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Old soul
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Discussion Starter · #21 ·
While there are few yacht clubs and "marinas" in Newfoundland and Labrador there are several service centres each with a travel lift. My 36 fiberglass 5 ft draft ketch spent the winter of 2010/2011 at the service centre in Port Saunders (on the West side of northern Newfoundland.
Marine Services Centres | Fisheries and Aquaculture
Thanks Halberdier, this is very helpful indeed. The west coast of NFLD seems like a reasonable target to me. Clearly these service centres are geared toward the commercial fishing folks. Were there any special challenges in getting them to take you on? I assume you contacted them ahead of time. What about the availability of jackstands? We're a full-keeler (6 foot draft). We sit easily on the keel, so all we need is a solid base and good stands.
 

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Old soul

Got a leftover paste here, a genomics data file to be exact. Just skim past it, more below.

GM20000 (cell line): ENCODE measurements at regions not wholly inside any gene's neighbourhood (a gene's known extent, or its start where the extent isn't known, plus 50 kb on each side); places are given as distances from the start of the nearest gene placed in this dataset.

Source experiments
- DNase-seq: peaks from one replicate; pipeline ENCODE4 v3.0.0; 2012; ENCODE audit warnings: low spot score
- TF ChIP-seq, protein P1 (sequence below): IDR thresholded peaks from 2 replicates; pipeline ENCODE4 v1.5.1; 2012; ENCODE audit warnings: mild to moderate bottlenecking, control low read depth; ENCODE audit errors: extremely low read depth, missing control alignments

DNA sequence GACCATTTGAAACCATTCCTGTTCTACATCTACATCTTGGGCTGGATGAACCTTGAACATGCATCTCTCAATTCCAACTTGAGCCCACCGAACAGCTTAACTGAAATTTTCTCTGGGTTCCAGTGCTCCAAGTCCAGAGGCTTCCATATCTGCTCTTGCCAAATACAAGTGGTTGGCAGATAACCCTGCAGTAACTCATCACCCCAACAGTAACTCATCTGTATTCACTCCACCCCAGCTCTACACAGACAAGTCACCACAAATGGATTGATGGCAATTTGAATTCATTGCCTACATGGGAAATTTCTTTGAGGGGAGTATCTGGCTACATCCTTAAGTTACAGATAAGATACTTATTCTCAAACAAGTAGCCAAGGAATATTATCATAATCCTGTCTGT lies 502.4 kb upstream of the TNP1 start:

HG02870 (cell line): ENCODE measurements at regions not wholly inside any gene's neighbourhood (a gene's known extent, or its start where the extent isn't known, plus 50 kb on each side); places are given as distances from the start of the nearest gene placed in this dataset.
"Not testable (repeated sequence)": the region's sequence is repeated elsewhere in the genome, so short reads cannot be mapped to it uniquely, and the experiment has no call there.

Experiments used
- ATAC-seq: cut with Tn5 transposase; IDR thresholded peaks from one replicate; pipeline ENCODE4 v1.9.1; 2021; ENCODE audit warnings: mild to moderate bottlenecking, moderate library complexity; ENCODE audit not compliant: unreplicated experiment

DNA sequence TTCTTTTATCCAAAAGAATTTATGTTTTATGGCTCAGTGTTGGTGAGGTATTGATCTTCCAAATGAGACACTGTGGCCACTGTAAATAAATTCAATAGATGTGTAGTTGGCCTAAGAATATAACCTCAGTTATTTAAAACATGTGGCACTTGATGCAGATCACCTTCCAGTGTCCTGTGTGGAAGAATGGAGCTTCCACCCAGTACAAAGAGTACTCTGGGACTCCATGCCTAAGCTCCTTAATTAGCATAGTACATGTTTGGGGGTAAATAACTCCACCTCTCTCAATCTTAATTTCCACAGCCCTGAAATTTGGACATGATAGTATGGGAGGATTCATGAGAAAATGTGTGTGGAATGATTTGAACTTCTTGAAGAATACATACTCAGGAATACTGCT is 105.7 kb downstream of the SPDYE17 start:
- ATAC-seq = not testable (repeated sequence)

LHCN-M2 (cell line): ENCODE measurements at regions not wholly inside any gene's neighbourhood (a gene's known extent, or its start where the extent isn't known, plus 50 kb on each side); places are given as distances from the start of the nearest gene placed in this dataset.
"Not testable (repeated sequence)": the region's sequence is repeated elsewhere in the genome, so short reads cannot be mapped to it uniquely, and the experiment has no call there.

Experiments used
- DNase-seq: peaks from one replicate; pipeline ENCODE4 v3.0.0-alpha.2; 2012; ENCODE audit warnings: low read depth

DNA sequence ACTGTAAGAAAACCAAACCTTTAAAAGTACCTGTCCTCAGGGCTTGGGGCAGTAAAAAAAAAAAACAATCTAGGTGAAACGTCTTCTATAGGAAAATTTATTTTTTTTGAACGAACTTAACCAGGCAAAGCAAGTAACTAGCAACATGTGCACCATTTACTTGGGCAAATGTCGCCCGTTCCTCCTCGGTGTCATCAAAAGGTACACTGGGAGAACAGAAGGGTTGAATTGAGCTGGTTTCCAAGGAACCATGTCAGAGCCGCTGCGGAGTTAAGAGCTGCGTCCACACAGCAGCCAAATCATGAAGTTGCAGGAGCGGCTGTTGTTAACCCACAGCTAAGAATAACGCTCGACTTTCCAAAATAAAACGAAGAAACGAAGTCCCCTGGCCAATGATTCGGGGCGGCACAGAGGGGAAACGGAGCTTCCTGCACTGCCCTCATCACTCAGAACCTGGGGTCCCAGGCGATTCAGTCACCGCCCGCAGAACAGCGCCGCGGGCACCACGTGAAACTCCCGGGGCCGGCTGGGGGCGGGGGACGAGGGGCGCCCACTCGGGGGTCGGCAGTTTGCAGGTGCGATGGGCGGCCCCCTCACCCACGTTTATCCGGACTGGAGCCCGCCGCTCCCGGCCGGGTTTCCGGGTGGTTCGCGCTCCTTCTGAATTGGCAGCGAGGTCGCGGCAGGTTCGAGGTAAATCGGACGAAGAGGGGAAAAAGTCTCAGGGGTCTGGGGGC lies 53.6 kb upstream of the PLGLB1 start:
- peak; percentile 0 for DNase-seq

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Discussion Starter · #22 ·
Don't overlook Chester/Lunenberg for wintering over. The whole area is devoted to sailing,
sailboats and there is a glut of accommodations in the off season.
Qualified trades people with less expensive real estate to rent.
I like this idea Sony. Do you have any source of info on these possible rentals? Website? Agency? I like the idea of hauling the boat somewhere, and picking up a cheap winter rental. Come this spring our boat will be our only home, which is why I'm considering wintering on board. But renting a place nearby sounds interesting to me.
 

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Mahone Bay is very large so choose a shipyard in either Chester or Lunenberg.
Google it.
Each town should have numerous B&Bs within walking distance of the shipyards.
Google it.
The towns swell tremendously in the summer by cottagers, vacationers and racers, so folks offer B&Bs, and studios as part of their yearly work. A lot of New Yorkers and Germans, rent for the summers.
Halifax airport is $about 80 of taxi away. There could be a shuttle service in high season.